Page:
In v. 5 he puts special stress on his apostleship being to all the peoples, including, of course, the Romans. He believes that he has a task of winning the "obedience of faith" even from the Romans, even though they are not his converts. He has a divine commission to accomplish this task even in Rome, and when he does so it will be not for his own personal glory but for the sake of God's name. It was critical that from the very outset Paul establish his ethos, his authority in relationship to his audience, before he addressed them properly. It was not enough to ingratiate himself with the audience and establish rapport, as he does in the verses that follow; he also had to make clear his divine commission and task in relationship to the Roman Christians themselves. He wants to bestow on them a spiritual gift. Well and good. By what authority does he assume any claim on those who are not his converts? By God's commission that he be apostle to all the non-Jewish peoples.

To further punctuate his authority over the audience, Paul adds in v. 6 "among which non-Jewish peoples you are included." He thus stresses the overwhelmingly non-Jewish character of his audience. He is not unaware of the Jewish Christians in Rome or intending that they not hear this discourse. But his focus will be on those that he has specific apostolic authority and commission to deal with - Gentiles. Especially with a new audience of already converted Christians, Paul must be careful not to step beyond his divine commission.

He reminds his readers that they are among "the called of Jesus Christ."


Excerpted from Paul's Letter to the Romans by Ben Witherington III Darlene Hyatt Copyright © 2004 by Wm. B. Eerdmans Publishing Co.. Excerpted by permission.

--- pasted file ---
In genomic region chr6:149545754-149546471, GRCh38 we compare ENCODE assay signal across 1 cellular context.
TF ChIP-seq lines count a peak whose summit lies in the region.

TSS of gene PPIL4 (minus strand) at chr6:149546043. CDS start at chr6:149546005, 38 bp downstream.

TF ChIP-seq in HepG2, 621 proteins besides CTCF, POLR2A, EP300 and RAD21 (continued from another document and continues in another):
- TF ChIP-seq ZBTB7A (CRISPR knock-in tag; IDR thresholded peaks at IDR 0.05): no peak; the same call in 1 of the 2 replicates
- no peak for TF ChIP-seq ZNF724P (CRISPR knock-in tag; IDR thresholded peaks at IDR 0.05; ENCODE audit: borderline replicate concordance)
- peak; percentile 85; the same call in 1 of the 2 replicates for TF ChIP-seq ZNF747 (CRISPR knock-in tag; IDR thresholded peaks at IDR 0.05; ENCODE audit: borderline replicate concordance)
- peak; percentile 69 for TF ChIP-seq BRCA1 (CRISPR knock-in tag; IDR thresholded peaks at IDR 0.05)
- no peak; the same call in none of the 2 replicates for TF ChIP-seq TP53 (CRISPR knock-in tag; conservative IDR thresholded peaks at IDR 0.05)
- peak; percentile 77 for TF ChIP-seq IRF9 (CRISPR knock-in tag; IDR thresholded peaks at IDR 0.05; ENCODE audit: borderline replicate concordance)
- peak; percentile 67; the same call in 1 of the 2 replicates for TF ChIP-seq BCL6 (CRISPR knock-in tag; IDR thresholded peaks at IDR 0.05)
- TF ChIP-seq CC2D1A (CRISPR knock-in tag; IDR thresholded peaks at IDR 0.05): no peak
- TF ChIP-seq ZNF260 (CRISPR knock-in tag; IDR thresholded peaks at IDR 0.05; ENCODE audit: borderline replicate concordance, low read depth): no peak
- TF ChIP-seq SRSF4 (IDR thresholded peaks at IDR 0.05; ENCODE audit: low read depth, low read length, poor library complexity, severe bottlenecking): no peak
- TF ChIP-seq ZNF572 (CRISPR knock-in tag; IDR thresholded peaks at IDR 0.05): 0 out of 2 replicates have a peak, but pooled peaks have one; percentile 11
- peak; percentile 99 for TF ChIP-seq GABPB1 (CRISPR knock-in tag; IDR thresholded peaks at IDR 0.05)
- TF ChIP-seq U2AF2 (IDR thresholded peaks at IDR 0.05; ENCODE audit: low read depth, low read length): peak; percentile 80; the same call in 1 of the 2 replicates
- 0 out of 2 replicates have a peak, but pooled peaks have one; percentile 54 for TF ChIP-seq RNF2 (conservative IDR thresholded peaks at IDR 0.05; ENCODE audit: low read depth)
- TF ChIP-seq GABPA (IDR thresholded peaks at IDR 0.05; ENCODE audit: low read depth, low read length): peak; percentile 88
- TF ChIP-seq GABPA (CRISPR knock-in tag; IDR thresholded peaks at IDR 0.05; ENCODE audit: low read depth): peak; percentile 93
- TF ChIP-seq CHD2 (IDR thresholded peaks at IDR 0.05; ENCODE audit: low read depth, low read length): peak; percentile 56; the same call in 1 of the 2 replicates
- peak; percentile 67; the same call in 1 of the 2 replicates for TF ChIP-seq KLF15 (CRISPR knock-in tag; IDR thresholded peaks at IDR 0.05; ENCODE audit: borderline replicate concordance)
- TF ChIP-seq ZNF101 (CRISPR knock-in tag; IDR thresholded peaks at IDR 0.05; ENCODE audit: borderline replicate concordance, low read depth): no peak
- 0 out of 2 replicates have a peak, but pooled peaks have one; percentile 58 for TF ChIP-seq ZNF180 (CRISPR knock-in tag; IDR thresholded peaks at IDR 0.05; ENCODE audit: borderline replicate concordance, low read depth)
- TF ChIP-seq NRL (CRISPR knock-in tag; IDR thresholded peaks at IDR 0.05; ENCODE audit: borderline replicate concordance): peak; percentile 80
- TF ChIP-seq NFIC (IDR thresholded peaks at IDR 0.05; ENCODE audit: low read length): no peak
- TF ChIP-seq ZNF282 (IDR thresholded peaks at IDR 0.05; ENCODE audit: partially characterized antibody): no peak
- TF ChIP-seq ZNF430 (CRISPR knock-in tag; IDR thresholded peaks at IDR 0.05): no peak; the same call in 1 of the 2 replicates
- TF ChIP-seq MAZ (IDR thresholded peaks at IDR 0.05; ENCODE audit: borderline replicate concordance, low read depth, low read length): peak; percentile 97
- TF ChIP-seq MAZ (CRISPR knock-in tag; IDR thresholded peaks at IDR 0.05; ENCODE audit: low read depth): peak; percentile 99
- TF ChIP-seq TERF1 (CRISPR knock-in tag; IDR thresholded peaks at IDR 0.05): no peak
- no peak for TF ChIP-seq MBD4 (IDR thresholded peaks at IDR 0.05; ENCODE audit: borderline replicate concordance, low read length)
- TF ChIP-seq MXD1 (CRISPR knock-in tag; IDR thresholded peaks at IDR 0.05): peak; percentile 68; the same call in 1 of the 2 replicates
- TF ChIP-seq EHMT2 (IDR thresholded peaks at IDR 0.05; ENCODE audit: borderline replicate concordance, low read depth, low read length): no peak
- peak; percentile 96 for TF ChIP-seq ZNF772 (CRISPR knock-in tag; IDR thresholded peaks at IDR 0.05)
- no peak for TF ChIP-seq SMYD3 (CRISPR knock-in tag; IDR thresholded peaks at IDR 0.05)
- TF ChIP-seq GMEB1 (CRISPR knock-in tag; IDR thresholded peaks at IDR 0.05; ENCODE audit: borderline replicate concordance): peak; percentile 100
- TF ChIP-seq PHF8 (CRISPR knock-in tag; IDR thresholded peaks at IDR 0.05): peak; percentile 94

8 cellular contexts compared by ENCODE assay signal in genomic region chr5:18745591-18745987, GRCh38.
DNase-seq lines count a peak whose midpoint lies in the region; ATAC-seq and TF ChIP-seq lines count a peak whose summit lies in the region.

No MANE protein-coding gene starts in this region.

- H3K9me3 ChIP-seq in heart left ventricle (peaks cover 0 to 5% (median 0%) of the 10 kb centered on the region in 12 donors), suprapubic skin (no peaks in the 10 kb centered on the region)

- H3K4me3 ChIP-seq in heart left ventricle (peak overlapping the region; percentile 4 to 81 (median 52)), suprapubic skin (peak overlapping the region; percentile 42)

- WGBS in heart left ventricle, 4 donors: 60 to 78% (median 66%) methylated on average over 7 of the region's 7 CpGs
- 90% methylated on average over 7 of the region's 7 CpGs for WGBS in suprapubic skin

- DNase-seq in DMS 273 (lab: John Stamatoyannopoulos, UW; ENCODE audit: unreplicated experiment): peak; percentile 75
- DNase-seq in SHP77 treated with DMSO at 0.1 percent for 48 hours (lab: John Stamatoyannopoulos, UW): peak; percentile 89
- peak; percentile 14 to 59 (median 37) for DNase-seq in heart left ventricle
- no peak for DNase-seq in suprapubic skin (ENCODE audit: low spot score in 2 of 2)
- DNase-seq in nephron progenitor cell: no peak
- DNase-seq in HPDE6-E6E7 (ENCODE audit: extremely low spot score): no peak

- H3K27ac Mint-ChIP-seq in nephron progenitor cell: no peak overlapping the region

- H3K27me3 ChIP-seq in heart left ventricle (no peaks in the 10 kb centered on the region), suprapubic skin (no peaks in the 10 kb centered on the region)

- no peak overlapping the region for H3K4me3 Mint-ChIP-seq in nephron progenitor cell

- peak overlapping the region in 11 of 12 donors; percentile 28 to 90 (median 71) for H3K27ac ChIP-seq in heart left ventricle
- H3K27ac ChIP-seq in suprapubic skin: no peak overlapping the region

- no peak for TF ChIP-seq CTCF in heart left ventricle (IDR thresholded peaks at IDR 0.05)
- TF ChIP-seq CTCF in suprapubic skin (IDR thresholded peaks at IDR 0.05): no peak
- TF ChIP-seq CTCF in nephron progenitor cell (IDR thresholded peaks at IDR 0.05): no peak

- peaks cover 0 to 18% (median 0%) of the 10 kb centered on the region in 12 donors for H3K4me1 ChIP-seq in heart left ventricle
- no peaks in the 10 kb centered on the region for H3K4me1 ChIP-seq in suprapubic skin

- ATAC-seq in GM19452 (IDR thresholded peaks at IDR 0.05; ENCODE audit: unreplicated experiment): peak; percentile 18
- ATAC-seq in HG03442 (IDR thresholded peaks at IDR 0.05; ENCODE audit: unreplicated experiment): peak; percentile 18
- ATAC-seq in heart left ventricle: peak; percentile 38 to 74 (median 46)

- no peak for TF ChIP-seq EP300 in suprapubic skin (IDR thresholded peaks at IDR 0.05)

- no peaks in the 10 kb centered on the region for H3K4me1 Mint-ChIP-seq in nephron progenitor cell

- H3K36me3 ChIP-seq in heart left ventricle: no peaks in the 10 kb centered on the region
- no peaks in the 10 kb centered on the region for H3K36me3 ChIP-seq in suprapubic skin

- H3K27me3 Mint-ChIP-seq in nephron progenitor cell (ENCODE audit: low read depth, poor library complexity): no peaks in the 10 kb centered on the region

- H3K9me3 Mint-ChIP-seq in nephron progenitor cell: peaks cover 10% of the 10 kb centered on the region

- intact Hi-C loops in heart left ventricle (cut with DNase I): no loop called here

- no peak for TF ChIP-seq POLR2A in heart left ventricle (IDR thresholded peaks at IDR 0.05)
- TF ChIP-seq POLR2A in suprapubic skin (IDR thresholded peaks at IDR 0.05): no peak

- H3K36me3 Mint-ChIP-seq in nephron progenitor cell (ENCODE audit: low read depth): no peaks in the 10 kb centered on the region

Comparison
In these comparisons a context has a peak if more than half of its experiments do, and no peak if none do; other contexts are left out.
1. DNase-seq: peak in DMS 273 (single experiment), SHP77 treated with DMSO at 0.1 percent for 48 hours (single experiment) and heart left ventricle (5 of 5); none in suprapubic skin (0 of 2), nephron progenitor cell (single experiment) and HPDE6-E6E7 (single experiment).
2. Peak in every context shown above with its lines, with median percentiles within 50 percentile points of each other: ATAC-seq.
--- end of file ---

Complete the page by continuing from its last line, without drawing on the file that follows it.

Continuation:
All rights reserved. No part of this excerpt may be reproduced or reprinted without permission in writing from the publisher.
Excerpts are provided by Dial-A-Book Inc. solely for the personal use of visitors to this web site.

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Table of Contents

Preface xi
Abbreviations xiv
Bibliography xvi
Introduction 1
Authorship and the Text-Critical Issues in Chapter 16 4
Integrity 5
Date 7
Audience 7
Structure and Rhetoric 16
Language, Style, and Intertextuality 23
The Commentary
Epistolary Prescript and Greeting--1.1-7 29
Bridging the Horizons 39
Exordium and Narratio--1.8-15 40
Bridging the Horizons 45
Propositio--1.16-17 47
Bridging the Horizons 56
Argument 1, Part 1 1.18-32: The Unbearable Likeness 58
Bridging the Horizons 70
Argument 1, Part 2 2.1-16: Critique of a Judgmental Gentile Hypocrite 73
Bridging the Horizons 84
Argument 2 2.17-3.20: Censoring a Censorious Jewish Teacher 85
Bridging the Horizons 97
Recapitulation and Expansion of Propositio--3.21-31: The Manifestation of the Righteousness of God Apart from the Law 99
Bridging the Horizons 113
Argument 3 4.1-25: Abraham as Forefather of All the "Righteous" by Faith 115
Bridging the Horizons 130
Argument 4 5.1-11: The Results of Rectification 131
Bridging the Horizons 139
Argument 5 5.12-21: From First Adam to Last (a Comparison) 141
Bridging the Horizons 152
Argument 6 Shall Sin, Death, and the Law Continue Now That Christ Has Come?
Part 1 6:1-14: Shall We Go On Sinning So That Grace May Increase? 154
Bridging the Horizons 165
Part 2 6.15-7.6: Slaves to Righteousness 167
Bridging the Horizons 177
Part 3 7.7-13: Retelling Adam's Tale 179
Bridging the Horizons 192
Part 4 7.14-25: Adam's Lost Race 193
Bridging the Horizons 205
Argument 7 8.1-17: Life in the Spirit; That Was Then, This Is Now 207
Bridging the Horizons 219
Argument 8 8.18-39: Life in Christ in Glory 220
Bridging the Horizons 235
Argument 9 9.1-11.36: God's Justice and Israel's Future 236
Bridging the Horizons 278
Argument 10 12.1-21: Living Sacrifices and Loving Service 280
Bridging the Horizons 297
Argument 11 13.1-14: Taxing Situations and the Debt of Love 304
Bridging the Horizons 318
Argument 12 14.1-15.13: The Weak and the Strong and What Goes Wrong 325
Bridging the Horizons 345
Peroratio I--15.14-21: The Knowledge and Apostle of the Gentiles 350
Bridging the Horizons 358
Good News Heading West--15.22-33: Travel Plans, Apostolic Parousia, Peroratio 361
Bridging the Horizons 372
A Letter of Recommendation and Reconciliation--16.1-27 375
Bridging the Horizons 402
Index of Modern Authors 406
Index of Biblical References 410
Index of Other Ancient Writings 417